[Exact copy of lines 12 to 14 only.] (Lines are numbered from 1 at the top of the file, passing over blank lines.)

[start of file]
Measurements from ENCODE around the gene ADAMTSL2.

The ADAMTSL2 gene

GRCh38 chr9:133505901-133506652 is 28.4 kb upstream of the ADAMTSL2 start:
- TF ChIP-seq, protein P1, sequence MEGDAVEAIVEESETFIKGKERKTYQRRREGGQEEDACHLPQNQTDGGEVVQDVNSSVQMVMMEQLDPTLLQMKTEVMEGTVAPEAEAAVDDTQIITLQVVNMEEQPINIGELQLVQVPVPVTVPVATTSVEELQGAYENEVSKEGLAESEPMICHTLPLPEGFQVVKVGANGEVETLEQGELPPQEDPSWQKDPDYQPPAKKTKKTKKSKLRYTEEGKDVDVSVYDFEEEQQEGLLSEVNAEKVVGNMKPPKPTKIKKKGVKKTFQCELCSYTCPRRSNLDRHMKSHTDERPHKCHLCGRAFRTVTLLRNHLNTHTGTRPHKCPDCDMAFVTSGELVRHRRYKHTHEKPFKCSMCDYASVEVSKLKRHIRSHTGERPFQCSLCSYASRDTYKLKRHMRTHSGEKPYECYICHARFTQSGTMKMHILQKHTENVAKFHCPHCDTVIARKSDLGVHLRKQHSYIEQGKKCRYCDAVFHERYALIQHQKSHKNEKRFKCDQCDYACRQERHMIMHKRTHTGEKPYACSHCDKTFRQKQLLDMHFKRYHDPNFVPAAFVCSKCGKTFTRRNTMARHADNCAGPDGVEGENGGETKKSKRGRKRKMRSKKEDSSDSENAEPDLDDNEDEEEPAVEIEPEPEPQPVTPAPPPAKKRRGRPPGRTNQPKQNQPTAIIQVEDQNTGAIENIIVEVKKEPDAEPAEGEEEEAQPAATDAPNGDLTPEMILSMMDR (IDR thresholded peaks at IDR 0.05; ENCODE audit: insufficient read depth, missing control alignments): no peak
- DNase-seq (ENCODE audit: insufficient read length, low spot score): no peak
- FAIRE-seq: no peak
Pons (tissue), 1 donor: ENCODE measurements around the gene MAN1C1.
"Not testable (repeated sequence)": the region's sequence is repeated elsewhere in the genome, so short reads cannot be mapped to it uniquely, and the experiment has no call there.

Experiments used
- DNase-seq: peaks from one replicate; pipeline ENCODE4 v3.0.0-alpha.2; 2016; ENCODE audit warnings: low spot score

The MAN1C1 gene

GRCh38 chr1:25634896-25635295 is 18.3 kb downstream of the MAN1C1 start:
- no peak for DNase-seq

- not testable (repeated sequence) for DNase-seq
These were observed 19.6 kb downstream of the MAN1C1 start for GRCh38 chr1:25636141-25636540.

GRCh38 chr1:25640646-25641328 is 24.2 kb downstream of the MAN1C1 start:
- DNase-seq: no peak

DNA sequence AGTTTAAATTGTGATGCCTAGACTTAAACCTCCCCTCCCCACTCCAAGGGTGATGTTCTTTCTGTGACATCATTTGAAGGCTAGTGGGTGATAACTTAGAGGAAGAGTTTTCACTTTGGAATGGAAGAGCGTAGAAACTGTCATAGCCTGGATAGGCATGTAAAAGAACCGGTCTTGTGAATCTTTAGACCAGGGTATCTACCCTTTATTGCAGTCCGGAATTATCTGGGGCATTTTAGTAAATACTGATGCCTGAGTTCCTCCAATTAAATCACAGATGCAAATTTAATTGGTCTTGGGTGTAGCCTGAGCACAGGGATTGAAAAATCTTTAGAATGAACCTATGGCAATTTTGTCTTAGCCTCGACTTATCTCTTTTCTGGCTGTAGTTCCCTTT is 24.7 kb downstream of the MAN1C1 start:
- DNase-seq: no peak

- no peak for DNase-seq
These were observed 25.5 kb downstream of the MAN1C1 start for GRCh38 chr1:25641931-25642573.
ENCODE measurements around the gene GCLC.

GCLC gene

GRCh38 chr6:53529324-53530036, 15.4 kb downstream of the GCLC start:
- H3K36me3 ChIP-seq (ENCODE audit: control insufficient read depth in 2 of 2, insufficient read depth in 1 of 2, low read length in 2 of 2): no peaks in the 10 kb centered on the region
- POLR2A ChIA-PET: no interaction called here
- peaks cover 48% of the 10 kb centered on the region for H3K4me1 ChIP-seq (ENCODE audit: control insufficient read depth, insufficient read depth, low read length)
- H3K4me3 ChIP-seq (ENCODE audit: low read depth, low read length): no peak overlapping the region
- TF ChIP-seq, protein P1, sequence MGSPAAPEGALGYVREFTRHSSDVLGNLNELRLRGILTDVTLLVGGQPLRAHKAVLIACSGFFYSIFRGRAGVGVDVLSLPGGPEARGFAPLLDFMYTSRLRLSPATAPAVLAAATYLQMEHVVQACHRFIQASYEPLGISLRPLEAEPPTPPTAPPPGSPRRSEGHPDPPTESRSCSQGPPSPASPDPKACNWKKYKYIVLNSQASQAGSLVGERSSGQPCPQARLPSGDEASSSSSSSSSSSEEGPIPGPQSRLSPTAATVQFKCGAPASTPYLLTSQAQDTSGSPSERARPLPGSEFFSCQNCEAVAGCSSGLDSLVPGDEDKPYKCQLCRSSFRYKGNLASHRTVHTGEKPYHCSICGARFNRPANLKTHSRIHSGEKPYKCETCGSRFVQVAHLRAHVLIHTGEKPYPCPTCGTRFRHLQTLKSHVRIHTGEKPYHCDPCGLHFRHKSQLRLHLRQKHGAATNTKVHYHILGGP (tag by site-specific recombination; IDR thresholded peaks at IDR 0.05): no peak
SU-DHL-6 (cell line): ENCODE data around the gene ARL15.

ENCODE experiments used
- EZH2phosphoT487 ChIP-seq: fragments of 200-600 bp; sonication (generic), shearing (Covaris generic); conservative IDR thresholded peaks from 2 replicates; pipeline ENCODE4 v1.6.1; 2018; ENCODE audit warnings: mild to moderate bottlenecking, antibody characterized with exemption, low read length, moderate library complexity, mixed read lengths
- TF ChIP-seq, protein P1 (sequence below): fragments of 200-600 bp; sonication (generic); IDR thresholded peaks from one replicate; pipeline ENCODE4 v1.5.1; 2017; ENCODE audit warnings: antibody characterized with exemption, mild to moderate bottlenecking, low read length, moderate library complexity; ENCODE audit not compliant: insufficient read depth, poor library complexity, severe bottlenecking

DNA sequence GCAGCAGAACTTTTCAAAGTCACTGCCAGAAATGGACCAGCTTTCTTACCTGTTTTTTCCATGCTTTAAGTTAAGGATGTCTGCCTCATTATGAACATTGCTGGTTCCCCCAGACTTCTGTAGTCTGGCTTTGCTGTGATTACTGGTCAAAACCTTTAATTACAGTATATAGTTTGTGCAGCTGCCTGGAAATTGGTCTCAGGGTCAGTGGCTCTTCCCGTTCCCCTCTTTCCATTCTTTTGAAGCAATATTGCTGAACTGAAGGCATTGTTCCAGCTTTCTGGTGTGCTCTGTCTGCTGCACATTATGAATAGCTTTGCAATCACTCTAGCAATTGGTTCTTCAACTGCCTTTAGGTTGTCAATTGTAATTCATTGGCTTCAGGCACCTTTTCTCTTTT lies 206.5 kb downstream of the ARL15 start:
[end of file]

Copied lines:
GRCh38 chr1:25634896-25635295 is 18.3 kb downstream of the MAN1C1 start:
- no peak for DNase-seq

- not testable (repeated sequence) for DNase-seq